Whittaker repeats Recovery Drink (F8c+)
August 16th, 2019
Pete Whittaker has just repeated Recovery Drink in Jøssingfjord, Norway. This is the third ascent of this steep crackline, considered to be F8c+, following the first ascent by Nico Favresse in 2013 and Daniel Jung last year.
Pete Whittaker. Photo: Mike Hutton
Pete sent the following details through to Climber about the route, the process and the final ascent:
‘Can someone hand me the Bakewell Pudding please, I've finished. Forget a recovery drink, I'll take some recovery pudding instead.
After three specific trips last year, I had a sore right hand from repeatedly stabbing at the same jam. My right heal was left wondering why it was trying to do some bizarre and contorted sequence above my head, whilst squeezing the most tenuous position on the route. And my stomach was rumbling at my first concerted effort to not be 'Beefy Pete' but actually have some lean and lightness about me.
I wandered away from the final trip of 2018, to Recovery Drink, with an empty right hand, a pointless right heal and an unhappy belly, saying 'feed me, you bastard.’
After a short regroup, and analysis of what went wrong, the conclusion in my head was...
- if I'm trying to put my foot above me I'm too weak to do real sequences and I'm kidding myself. I need to be stronger. I need to be more reliable.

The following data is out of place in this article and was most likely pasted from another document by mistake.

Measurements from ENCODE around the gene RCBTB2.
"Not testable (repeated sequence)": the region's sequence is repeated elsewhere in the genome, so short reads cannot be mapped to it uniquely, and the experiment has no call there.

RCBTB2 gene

- Ok yes, I feel lean, light and ‘on it’ on the rock, but if I'm hungry and grumpy then that's going to be detrimental to performance. I need to be lean, light, strong and happy. An athlete…
- I don't want an empty right hand again, so this all needs to be put right.
With this in mind I decided to start phase one of 'getting it right'. I hit the treat shop hard and went from my lightest ever weight to my heaviest in six weeks (six whole kilos gained), solid work, and it felt so easy to do. I was incredibly happy with the initial progress. I recall it as one of the happiest periods in my life; Climbing big walls and eating cookie dough until it seeped from my eyelids (although I've still yet to complete the cookie dough challenge).